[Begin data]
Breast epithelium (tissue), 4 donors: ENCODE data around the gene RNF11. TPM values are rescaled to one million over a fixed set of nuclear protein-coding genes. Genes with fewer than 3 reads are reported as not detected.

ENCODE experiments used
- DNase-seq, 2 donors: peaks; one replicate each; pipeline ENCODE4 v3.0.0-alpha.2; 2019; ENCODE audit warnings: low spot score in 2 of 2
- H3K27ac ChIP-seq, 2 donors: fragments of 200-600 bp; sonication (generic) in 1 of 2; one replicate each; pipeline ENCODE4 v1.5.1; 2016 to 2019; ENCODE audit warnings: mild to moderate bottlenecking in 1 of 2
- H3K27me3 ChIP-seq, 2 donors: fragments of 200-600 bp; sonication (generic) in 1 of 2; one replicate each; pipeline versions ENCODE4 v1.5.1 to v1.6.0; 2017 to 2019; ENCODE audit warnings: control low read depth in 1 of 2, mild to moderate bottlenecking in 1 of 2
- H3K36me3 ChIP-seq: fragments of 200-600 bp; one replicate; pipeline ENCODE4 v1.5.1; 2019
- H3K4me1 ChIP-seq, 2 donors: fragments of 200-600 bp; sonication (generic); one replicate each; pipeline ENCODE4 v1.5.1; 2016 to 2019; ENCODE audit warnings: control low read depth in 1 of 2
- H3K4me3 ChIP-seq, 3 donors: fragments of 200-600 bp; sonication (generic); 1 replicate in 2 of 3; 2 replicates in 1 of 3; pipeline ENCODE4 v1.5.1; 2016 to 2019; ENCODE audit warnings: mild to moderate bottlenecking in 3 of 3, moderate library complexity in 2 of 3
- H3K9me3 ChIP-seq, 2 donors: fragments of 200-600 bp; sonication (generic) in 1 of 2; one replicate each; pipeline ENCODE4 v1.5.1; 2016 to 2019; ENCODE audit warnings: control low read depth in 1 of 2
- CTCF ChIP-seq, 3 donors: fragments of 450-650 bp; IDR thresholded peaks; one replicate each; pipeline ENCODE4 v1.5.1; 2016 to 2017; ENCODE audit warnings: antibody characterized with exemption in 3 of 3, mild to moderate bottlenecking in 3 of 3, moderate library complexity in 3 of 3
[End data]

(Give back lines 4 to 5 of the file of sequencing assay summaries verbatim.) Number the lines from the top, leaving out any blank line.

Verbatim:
- H3K27ac ChIP-seq, 2 donors: fragments of 200-600 bp; sonication (generic) in 1 of 2; one replicate each; pipeline ENCODE4 v1.5.1; 2016 to 2019; ENCODE audit warnings: mild to moderate bottlenecking in 1 of 2
- H3K27me3 ChIP-seq, 2 donors: fragments of 200-600 bp; sonication (generic) in 1 of 2; one replicate each; pipeline versions ENCODE4 v1.5.1 to v1.6.0; 2017 to 2019; ENCODE audit warnings: control low read depth in 1 of 2, mild to moderate bottlenecking in 1 of 2